In 1926, work started on electrical distribution to Kumasi. A restricted evening supply commenced in May 1927, and a power station was brought into full operation on 1 October 1927. In the same year DC supply was installed at Winneba but this was subsequently changed to AC by extending an existing supply from Swedru and during the period 1929-30, a limited electricity supply was extended to Tamale until a new AC plant was installed in 1938.
The next power station to be established was Cape Coast in 1932. This was taken over by the Ghana Electricity Department in 1947. A Ghanaian power station at Swedru was commissioned in 1948 and this was followed by the installation of generating plants at Akim Oda, Dunkwa-on-Offin and Bolgatanga in 1948. On 27 May 1949, an electricity supply was made available at Nsawam through the building of an 11kv overhead transmission line from Accra. The Keta electricity supply which was included in the programme was delayed by staff difficulties and was not commissioned until 1955.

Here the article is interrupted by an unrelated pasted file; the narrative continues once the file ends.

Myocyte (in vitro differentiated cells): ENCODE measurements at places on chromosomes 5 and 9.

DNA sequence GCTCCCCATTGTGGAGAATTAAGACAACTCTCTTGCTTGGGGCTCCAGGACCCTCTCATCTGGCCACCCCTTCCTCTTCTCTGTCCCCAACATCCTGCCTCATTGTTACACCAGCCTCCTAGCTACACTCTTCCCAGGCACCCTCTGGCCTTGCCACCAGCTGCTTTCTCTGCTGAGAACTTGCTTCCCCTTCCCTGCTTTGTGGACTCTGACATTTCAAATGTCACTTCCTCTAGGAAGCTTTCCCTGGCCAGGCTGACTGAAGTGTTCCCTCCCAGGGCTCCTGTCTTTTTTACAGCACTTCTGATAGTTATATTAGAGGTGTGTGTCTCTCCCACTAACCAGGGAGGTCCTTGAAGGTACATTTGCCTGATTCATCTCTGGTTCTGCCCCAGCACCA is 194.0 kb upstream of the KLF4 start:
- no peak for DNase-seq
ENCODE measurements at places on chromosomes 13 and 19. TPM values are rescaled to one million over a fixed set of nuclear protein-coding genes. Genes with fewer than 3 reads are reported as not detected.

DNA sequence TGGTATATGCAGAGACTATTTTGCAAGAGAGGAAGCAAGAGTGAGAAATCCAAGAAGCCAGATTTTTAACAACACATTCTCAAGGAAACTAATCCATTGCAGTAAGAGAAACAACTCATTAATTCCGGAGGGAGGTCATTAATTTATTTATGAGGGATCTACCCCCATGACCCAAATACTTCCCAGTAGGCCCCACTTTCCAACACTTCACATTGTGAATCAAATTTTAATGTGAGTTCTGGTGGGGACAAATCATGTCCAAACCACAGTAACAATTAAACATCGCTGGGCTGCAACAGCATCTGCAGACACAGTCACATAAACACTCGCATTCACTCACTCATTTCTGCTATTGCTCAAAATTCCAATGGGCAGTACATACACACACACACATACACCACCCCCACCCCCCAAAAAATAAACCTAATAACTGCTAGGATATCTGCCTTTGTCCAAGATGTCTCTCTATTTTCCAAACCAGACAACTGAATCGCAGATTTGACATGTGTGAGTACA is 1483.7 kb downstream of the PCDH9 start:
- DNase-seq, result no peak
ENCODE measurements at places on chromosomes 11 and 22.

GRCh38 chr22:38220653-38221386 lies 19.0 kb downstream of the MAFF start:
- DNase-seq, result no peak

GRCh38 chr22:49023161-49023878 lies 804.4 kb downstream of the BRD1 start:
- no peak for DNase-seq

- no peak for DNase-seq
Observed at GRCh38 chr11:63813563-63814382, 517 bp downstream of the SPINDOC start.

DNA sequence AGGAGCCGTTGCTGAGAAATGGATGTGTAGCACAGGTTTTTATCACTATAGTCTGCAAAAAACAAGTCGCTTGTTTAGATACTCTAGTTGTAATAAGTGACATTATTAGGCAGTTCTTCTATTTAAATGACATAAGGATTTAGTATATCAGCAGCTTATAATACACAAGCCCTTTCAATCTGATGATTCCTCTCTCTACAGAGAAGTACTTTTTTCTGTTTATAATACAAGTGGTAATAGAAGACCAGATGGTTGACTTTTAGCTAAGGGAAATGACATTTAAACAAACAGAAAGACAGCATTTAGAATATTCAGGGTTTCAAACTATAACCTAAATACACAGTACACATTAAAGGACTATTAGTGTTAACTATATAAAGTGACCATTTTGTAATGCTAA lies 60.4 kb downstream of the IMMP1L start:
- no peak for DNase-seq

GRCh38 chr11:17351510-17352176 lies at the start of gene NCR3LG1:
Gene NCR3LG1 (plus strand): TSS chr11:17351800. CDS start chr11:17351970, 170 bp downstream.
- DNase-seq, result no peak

The Tema power station was commissioned in 1956 with a 3 x 650 kilowatts (870 hp) diesel generating set. The Ho power station followed in 1957 and from 1961-64. The Tema power station was extended to a maximum capacity of 35,298 kilowatts (47,335 hp), thus, making it probably the biggest single diesel-powered generating station in Africa.
In 1963 the Ghana Electricity Division brought into operation the first 161Kv transmission system in Ghana, which was used to carry power from the Tema Power Station. At its peak in 1965, about 75 percent of the power was used in Accra.
In 1994, Ghana's total generating capacity was about 1.187Gw, and annual production totaled approximately 4.49Gw. The main source of supply was the Volta River Authority with six 127Mw turbines  installed at the Akosombo Hydroelectric Project. At this time, this project provided the bulk of all electricity consumed in Ghana, some 60 percent of which was purchased by Volta Aluminum Company (Valco)for its smelter. The power plant export amounted to an estimated equivalent of 180,000 tons of oil in 1991.
The balance of Ghana's electricity was produced by diesel units owned by the Electricity Corporation of Ghana, by mining companies, and by a 160Mw hydroelectric plant at Kpong, about 40 kilometers downstream from Akosombo. A third dam at Bui on the Black Volta River had been studied, and was completed in 2013.